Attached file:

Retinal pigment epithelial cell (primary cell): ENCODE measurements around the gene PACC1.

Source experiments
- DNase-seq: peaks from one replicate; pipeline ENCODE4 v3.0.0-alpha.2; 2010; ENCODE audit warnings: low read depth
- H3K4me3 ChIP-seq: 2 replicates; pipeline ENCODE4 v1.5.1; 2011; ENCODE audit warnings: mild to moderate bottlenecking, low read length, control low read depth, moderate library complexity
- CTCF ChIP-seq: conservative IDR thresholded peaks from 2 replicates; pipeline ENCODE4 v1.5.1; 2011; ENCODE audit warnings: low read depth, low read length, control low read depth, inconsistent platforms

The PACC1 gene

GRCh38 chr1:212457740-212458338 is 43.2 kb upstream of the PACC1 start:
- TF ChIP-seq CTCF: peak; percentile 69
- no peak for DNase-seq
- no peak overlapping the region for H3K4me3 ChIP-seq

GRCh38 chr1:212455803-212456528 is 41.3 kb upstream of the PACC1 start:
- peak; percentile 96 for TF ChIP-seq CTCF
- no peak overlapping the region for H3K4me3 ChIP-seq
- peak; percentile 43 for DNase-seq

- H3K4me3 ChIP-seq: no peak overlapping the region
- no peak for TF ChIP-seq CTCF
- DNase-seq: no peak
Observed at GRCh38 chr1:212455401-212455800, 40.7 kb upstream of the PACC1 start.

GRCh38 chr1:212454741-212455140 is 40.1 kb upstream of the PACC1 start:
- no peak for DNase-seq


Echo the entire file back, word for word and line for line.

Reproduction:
Retinal pigment epithelial cell (primary cell): ENCODE measurements around the gene PACC1.

Source experiments
- DNase-seq: peaks from one replicate; pipeline ENCODE4 v3.0.0-alpha.2; 2010; ENCODE audit warnings: low read depth
- H3K4me3 ChIP-seq: 2 replicates; pipeline ENCODE4 v1.5.1; 2011; ENCODE audit warnings: mild to moderate bottlenecking, low read length, control low read depth, moderate library complexity
- CTCF ChIP-seq: conservative IDR thresholded peaks from 2 replicates; pipeline ENCODE4 v1.5.1; 2011; ENCODE audit warnings: low read depth, low read length, control low read depth, inconsistent platforms

The PACC1 gene

GRCh38 chr1:212457740-212458338 is 43.2 kb upstream of the PACC1 start:
- TF ChIP-seq CTCF: peak; percentile 69
- no peak for DNase-seq
- no peak overlapping the region for H3K4me3 ChIP-seq

GRCh38 chr1:212455803-212456528 is 41.3 kb upstream of the PACC1 start:
- peak; percentile 96 for TF ChIP-seq CTCF
- no peak overlapping the region for H3K4me3 ChIP-seq
- peak; percentile 43 for DNase-seq

- H3K4me3 ChIP-seq: no peak overlapping the region
- no peak for TF ChIP-seq CTCF
- DNase-seq: no peak
Observed at GRCh38 chr1:212455401-212455800, 40.7 kb upstream of the PACC1 start.

GRCh38 chr1:212454741-212455140 is 40.1 kb upstream of the PACC1 start:
- no peak for DNase-seq